We encourage you to try this 750-Word Exercise. And let us know what happens if you do. (Note this blog posting is only 233 words. Oh, well.)

A Time That Wasn’t

By | Norm's Author Blog | One Comment

Sometimes there are more engaging ways to share reflections on our common quandary. I offer my effort using verse.

A Time That Wasn’t

A COVID moment;
The rhythm of being takes pause.

An island in time,
A pact with fatalistic will.

Anxiously trusting
Our sacrifices will soon end.

A Time That Wasn’t,
Cloaking a new destiny.

The Philadelphia Story

By | Norm's Author Blog | 4 Comments

Although my book on the biographical history of the Job Tyler family (see previous blog) has now been self-published, I just came across a new biography that really needs to be shared.

The University of Michigan’s Clements Rare Books Library has a huge collection of artifacts from early American history. Recently the staff hosted an online discussion on one of their artifacts, the Scott-Montgomery family album, an excellent example of a complete and well-organized family photo album. The speaker mentioned key people in the Scott-Montgomery family, including Charlotte Hope Binney Tyler Montgomery. My ears perked up at the Tyler in the name and this encouraged me to do a bit of research. It turns out Charlotte was the mother of Colonel Robert Leaming Montgomery, whose wife was Hope Binney Tyler, a name found in our Job Tyler genealogy. Thus, through marriage our two families are connected, although it turns out it was more of a merger than a marriage.

Let me explain. Hope’s father, Sidney Frederick Tyler, was a Harvard-educated Philadelphia lawyer who organized four railroads in the late 19th century. Hope’s brother, George Frederick Tyler, was a wealthy Philadelphia banker who built one of the country’s last “great estates,” with horses, a dairy, forty employees, and a 10-car turntable garage. (His biography can be found in my book.)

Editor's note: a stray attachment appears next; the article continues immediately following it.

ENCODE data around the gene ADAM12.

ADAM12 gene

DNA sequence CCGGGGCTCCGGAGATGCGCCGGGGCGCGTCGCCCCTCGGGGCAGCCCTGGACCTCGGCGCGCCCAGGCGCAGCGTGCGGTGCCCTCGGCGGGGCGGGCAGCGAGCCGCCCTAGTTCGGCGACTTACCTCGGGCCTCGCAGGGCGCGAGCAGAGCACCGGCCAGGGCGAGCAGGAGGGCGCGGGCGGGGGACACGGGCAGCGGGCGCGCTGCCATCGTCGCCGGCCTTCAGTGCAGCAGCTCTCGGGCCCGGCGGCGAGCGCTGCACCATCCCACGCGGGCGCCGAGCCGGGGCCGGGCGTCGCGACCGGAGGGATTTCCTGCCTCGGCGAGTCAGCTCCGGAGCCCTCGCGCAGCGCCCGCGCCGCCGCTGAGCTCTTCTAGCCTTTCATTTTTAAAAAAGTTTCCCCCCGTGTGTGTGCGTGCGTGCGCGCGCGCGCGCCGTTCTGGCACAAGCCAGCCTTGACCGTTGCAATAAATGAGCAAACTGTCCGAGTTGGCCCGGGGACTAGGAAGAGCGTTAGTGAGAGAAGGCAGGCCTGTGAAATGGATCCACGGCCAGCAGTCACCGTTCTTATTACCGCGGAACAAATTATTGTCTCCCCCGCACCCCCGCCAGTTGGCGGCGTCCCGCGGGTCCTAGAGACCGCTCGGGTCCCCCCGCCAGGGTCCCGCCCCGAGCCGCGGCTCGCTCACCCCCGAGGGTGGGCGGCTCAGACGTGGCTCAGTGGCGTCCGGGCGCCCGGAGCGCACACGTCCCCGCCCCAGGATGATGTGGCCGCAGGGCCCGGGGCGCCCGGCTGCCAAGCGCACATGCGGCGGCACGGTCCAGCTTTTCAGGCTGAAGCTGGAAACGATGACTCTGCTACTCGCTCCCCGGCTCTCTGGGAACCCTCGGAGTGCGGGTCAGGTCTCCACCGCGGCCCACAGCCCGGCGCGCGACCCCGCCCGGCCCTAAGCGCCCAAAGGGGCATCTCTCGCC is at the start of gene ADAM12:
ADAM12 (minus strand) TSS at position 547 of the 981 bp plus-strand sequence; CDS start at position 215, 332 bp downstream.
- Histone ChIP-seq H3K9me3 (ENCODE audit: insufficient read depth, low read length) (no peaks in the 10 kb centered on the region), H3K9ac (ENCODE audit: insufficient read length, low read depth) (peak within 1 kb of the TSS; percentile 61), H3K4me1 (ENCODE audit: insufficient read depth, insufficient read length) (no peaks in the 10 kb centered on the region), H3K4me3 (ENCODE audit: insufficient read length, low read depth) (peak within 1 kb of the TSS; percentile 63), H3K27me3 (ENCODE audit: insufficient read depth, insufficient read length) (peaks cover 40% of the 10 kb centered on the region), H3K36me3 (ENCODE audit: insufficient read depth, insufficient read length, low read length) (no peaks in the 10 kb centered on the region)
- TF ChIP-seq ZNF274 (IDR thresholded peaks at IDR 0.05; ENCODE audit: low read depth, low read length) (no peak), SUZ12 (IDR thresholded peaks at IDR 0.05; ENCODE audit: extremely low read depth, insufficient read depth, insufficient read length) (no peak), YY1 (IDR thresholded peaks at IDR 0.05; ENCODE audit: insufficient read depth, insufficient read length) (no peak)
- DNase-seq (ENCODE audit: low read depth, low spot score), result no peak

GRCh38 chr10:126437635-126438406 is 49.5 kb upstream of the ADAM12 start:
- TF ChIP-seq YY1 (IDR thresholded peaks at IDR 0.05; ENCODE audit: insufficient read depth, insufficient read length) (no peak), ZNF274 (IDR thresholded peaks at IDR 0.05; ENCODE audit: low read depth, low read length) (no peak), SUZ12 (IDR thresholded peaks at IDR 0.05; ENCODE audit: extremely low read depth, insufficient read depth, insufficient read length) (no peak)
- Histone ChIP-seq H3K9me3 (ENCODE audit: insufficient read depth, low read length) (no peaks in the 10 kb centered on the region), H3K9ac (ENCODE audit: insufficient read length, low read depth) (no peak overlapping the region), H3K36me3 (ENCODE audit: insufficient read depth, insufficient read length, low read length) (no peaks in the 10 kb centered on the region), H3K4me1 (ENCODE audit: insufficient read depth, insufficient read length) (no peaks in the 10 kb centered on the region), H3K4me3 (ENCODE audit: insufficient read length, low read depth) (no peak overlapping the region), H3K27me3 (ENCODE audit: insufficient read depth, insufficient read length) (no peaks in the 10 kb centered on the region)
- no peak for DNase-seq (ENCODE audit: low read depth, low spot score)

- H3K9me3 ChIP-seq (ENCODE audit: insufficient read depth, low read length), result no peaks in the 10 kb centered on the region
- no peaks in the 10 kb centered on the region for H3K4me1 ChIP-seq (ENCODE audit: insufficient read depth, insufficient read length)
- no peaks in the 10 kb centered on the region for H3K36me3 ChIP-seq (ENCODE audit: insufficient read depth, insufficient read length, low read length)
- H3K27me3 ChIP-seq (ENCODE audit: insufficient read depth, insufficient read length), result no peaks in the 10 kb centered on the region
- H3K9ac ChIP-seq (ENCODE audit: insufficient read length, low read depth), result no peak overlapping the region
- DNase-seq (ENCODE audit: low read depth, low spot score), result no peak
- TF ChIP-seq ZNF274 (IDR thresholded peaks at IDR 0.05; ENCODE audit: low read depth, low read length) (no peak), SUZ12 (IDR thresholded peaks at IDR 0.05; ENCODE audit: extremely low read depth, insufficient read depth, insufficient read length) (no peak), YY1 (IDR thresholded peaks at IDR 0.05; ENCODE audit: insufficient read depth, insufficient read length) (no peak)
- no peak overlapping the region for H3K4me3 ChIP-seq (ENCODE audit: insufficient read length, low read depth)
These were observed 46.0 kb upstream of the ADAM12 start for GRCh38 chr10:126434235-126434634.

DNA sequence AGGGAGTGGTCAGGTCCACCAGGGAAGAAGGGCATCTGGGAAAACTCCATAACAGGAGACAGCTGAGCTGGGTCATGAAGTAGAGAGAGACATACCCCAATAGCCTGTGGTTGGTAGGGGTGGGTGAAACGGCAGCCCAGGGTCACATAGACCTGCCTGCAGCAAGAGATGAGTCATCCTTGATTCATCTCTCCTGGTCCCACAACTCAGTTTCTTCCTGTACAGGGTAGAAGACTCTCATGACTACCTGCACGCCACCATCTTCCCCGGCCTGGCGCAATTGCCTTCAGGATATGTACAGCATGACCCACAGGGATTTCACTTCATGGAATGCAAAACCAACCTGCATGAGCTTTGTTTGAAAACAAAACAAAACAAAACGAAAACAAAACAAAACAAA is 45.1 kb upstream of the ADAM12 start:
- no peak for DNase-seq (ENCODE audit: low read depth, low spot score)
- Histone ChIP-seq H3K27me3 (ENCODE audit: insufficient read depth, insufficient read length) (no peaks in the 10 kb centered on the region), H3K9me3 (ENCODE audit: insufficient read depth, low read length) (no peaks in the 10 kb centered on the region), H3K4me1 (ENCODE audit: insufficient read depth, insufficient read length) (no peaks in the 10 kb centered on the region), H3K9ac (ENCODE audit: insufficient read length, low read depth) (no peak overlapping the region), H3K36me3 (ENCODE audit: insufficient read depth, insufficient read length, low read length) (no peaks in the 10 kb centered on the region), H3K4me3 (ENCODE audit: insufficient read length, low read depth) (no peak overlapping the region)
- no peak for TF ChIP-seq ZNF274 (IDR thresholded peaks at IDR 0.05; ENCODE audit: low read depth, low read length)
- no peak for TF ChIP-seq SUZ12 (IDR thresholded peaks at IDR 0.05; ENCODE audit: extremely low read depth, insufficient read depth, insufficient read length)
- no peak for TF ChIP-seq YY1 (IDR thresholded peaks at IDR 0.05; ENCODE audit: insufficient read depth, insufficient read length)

Hope’s daughter was Helen Hope Montgomery Scott, who Wikipedia describes as a Main Line socialite and philanthropist and who Vanity Fair once called “the unofficial queen of Philadelphia’s WASP oligarchy.” She is most famous as the inspiration for the lead character Tracy Lord featured in the Philip Barry play, The Philadelphia Story, played by Katherine Hepburn in the film of the same name, and also featured in the musical-film High Society.

Although such family linkages are certainly intriguing to come across, I accept that such high-falutin’ ties will not make me any more societal or moneyed. I remain the same old Norm that I’ve always been; just ask Ilene.

A favorable review

By | Norm's Author Blog | Comments

For over thirty years, Ilene has been an active member of the Association for Preservation Technology, International. The most recent edition of the organization’s Bulletin includes a review of our historic preservation book. We are pleased with the reviewer’s assessment and want to share three brief excerpts with you.

Historic Preservation: An Introduction to Its History, Principles, and Practice is a foundational book written to reach every person who is exploring the depth and breadth of historic preservation. Beginning students will be inspired as they cover the extensiveness of this field and find ideas for their future careers. Storied professionals who have been practicing for years will find important details and case studies that can be applied to their own work. Norman and Ilene Tyler and Ted Ligibel have developed a concise narrative and presentation method that encourages the reader to continue exploring with each topic and chapter. . . This is the third edition of this influential book, and while this edition is 140 pages longer that the first, the added content is necessary to detail the development of the profession over the past 20 years. The Tylers and Ligibel are skilled at adding new content seamlessly to each subject. . . The Tylers, well-known in the field of preservation, along with their coauthor Ligibel, offer their long history of work in this field to entice the next generation of preservationists.” (Todd Grover, Principal, MacDonald and Mack Architects, Minneapolis)